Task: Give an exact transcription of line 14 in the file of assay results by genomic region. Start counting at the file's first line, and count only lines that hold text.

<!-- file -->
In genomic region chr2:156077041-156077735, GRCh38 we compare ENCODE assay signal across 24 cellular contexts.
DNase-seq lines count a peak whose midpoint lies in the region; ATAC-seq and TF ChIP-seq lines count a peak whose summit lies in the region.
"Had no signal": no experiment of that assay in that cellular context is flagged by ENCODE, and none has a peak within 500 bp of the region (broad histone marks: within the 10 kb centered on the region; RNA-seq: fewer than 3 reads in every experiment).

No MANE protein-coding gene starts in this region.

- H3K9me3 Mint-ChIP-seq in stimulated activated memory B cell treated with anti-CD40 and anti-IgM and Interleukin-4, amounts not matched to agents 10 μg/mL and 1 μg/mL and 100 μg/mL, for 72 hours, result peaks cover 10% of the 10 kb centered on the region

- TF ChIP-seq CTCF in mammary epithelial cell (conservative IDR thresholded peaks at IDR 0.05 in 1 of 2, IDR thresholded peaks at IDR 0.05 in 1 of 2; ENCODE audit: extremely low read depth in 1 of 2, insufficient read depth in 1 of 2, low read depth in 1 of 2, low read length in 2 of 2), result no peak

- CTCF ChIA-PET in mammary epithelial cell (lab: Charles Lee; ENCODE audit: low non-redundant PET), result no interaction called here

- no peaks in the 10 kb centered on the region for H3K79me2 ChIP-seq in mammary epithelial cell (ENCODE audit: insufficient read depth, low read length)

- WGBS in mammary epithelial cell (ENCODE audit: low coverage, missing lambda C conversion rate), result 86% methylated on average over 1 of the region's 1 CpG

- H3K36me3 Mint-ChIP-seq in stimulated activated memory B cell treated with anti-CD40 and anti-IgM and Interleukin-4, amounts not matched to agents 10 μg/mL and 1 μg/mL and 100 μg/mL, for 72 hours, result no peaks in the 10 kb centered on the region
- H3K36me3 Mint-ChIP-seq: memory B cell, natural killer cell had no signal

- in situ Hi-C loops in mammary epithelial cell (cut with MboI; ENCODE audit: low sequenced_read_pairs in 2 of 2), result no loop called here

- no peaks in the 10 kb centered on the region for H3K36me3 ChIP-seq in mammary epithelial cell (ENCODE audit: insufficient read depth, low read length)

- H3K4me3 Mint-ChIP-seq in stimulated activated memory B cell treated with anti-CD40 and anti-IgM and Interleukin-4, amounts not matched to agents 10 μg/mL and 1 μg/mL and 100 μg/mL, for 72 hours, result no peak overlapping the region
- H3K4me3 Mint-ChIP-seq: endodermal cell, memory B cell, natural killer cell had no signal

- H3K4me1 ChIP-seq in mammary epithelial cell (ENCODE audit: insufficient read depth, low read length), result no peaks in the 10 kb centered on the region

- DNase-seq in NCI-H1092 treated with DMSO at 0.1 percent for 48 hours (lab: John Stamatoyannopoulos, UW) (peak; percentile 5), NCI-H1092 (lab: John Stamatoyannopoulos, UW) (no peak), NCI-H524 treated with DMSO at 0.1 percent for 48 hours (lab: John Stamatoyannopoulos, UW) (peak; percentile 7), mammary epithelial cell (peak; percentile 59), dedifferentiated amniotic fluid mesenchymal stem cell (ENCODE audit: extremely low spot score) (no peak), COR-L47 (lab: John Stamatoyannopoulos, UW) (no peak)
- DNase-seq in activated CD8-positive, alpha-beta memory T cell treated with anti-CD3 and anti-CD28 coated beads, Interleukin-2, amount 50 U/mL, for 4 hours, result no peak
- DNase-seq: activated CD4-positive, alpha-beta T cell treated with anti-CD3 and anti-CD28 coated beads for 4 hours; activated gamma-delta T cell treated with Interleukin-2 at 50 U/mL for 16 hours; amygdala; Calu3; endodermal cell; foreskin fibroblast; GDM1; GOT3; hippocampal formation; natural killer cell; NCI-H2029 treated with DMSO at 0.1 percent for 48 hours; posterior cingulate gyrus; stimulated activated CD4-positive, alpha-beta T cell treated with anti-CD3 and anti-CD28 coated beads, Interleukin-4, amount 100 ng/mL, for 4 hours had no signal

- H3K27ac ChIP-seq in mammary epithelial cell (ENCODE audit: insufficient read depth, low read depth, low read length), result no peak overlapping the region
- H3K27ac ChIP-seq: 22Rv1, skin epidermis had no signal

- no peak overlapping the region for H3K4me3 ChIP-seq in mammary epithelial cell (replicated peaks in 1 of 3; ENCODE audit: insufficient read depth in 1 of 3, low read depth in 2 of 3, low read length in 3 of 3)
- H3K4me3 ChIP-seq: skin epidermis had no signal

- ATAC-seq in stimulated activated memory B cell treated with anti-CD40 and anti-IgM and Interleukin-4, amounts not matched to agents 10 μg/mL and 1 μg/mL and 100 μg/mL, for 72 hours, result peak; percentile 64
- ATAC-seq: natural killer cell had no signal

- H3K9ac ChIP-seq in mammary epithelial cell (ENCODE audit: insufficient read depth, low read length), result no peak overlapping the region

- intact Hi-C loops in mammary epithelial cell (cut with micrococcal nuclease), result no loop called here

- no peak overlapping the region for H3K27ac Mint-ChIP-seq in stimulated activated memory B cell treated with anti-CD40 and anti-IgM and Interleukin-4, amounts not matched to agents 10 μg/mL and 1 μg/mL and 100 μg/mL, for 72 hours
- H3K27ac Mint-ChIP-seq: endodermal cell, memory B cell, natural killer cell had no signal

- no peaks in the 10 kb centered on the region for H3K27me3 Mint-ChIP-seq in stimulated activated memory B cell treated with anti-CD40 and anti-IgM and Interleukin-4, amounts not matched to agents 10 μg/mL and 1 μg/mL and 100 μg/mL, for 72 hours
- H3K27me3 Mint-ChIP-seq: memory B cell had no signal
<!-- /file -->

- H3K4me3 Mint-ChIP-seq in stimulated activated memory B cell treated with anti-CD40 and anti-IgM and Interleukin-4, amounts not matched to agents 10 μg/mL and 1 μg/mL and 100 μg/mL, for 72 hours, result no peak overlapping the region